In Virginia, the initial vote on secession by a special body elected to consider the question was around 2 to 1 against seceding. The upper South tended to regard the FireEaters in the deep south as a bunch of hotheads who just needed to cool off. With a few exceptions, the Upper South voted for pro-Union candidates in the 1860 election--not Lincoln and his Republicans, but for pro-Union third parties rather than the pro-secession southern Democrats.
So: there was ample pro-Union sentiment in the Upper South. The states in that region that eventually joined the Confederates essentially doubled the population of the Confederacy. They also added a great deal of industry to it, especially in Virginia. If those states had stayed in the Union, the balance of power in the war would have been far more lopsidedly in favor of the Union, probably enough so that the war would not have lasted anywhere near as long as it did historically.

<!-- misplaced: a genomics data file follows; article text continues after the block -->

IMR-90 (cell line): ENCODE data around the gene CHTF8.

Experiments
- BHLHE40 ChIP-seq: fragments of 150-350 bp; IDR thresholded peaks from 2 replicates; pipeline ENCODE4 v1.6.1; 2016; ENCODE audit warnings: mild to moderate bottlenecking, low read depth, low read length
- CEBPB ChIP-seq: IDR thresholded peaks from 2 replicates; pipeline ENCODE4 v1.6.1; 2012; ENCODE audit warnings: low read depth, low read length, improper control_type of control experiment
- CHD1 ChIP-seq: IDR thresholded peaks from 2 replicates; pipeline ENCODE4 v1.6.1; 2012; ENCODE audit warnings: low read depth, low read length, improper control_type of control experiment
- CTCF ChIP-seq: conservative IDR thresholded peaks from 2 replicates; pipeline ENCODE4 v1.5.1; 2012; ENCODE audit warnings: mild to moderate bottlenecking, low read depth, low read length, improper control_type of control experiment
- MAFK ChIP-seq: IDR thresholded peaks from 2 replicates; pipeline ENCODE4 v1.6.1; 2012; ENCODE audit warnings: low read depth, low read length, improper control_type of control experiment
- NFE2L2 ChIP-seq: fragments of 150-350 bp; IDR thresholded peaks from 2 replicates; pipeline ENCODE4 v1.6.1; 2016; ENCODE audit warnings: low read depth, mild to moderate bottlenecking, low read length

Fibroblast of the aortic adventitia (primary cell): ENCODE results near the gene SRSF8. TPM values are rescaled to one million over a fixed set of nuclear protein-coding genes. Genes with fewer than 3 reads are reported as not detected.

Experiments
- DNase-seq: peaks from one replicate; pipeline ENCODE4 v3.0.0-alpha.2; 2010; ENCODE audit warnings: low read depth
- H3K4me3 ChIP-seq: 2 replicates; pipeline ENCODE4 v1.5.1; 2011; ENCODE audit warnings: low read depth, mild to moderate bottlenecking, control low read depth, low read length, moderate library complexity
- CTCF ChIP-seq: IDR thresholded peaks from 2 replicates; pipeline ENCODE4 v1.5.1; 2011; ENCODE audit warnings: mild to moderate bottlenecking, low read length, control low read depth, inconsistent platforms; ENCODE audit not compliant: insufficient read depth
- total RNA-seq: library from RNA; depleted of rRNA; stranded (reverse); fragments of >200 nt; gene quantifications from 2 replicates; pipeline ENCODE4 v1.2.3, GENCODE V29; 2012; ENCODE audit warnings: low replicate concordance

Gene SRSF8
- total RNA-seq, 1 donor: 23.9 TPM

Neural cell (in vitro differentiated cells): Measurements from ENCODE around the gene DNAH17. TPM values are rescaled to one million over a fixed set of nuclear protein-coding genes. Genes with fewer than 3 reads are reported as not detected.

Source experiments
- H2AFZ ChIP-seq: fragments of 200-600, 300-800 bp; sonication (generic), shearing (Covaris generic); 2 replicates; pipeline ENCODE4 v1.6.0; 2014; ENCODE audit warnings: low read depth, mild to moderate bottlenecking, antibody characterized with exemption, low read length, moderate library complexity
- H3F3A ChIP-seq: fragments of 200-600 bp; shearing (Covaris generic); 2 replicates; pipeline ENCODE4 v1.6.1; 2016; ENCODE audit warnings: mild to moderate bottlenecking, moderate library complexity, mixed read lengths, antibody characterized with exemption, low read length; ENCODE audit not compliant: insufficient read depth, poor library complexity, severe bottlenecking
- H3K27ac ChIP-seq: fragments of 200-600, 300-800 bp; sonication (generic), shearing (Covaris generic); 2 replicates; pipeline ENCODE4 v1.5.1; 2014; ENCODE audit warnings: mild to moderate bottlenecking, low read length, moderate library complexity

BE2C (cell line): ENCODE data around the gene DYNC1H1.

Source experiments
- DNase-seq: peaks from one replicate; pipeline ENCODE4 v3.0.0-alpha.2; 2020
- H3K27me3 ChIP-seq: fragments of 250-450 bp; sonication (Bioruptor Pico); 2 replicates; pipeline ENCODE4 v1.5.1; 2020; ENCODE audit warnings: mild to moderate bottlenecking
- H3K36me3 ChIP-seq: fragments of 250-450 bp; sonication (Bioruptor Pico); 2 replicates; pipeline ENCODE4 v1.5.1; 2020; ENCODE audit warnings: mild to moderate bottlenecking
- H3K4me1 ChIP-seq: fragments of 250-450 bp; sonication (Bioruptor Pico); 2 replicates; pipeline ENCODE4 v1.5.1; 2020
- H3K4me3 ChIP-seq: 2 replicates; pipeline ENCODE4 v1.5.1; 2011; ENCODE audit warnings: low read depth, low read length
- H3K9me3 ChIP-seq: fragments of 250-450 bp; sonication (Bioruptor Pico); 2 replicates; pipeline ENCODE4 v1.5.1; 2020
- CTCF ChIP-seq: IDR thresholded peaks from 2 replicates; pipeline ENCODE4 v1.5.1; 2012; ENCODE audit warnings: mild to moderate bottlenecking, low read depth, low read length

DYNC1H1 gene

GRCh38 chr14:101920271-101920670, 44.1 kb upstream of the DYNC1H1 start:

The challenge: You're in Lincoln's very difficult chair, newly elected president in 1861. Take actions that eventually bring the deep south back in the Union and at the same time keeps at least two and hopefully three of these states in the Union: Virginia, North Carolina and Tennessee.
The main obstacle to doing that: while a solid majority in at least some of those states wanted to remain in the Union, they did not want to fight against white southerners, nor did they want their states to be used as military bases for war against the deep south. Lincoln felt that he couldn't let the deep south go without a fight. If it came to war, the upper south was where that war had to be fought from.
With the benefit of hindsight, could you do a better job than Lincoln did? Could you keep the upper South in the Union and reduce the size and casualties of the Civil War?.